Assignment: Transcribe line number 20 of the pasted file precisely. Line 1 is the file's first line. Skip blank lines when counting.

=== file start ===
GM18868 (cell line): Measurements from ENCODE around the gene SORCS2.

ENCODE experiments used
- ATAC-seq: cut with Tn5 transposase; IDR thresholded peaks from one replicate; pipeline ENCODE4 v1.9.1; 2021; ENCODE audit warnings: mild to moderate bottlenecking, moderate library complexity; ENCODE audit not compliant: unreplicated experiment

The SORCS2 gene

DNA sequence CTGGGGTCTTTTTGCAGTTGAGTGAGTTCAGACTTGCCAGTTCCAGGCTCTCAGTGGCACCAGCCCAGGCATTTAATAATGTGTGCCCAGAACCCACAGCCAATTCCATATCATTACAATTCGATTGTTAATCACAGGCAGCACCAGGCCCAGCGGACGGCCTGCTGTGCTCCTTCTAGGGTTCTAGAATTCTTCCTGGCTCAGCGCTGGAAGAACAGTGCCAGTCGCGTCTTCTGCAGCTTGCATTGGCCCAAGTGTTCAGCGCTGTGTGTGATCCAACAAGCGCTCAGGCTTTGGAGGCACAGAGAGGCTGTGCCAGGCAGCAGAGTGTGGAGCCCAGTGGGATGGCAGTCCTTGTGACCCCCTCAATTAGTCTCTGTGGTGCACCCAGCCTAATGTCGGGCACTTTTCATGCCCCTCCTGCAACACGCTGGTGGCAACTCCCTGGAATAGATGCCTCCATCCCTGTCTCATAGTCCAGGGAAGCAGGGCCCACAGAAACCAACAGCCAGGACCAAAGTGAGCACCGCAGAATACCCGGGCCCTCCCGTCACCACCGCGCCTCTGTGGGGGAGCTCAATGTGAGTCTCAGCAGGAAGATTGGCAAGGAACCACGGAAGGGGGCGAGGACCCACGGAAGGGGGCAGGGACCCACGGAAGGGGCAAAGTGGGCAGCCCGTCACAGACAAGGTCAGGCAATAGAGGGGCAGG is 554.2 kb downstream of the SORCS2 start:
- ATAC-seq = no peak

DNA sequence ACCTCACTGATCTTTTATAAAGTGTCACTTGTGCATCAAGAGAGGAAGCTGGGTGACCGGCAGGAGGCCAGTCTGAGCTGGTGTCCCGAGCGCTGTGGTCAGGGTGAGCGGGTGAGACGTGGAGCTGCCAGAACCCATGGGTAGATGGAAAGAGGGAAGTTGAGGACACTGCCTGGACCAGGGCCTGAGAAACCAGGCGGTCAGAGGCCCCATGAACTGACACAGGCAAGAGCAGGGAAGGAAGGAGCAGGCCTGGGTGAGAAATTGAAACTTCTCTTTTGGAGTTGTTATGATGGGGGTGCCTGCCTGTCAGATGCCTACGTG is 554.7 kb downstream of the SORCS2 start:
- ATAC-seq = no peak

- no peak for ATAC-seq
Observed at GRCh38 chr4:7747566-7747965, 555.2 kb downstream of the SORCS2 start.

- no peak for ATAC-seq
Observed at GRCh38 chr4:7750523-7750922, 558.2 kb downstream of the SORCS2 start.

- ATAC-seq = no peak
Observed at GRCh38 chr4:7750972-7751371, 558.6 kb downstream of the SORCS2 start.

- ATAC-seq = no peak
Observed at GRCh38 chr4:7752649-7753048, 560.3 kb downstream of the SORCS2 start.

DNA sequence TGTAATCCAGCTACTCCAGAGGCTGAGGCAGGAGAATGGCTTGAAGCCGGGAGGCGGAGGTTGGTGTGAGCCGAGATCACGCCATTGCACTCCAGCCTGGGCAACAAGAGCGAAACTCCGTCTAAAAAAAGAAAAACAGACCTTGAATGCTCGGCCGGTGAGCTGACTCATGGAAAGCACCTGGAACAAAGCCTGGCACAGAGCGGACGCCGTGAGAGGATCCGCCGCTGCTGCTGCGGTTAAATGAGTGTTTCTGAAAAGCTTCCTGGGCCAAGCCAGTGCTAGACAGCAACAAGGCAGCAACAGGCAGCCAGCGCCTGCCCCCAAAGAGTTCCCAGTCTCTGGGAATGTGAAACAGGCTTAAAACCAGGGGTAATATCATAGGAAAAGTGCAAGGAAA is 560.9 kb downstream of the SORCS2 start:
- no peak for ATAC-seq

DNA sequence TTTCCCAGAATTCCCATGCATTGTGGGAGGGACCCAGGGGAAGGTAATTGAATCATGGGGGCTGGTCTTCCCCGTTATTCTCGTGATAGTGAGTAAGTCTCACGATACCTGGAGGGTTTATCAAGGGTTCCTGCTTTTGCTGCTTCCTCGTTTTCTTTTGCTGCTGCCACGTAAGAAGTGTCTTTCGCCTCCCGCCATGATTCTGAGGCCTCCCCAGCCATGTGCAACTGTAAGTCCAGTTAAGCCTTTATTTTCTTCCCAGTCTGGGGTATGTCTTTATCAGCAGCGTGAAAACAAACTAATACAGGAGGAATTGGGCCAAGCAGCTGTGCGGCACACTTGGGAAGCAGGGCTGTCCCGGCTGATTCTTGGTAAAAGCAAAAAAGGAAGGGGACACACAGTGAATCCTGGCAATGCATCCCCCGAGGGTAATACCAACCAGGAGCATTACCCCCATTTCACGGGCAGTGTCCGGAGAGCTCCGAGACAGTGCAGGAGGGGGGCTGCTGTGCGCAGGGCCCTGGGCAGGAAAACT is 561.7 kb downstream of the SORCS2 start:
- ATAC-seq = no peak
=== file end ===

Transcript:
- ATAC-seq = no peak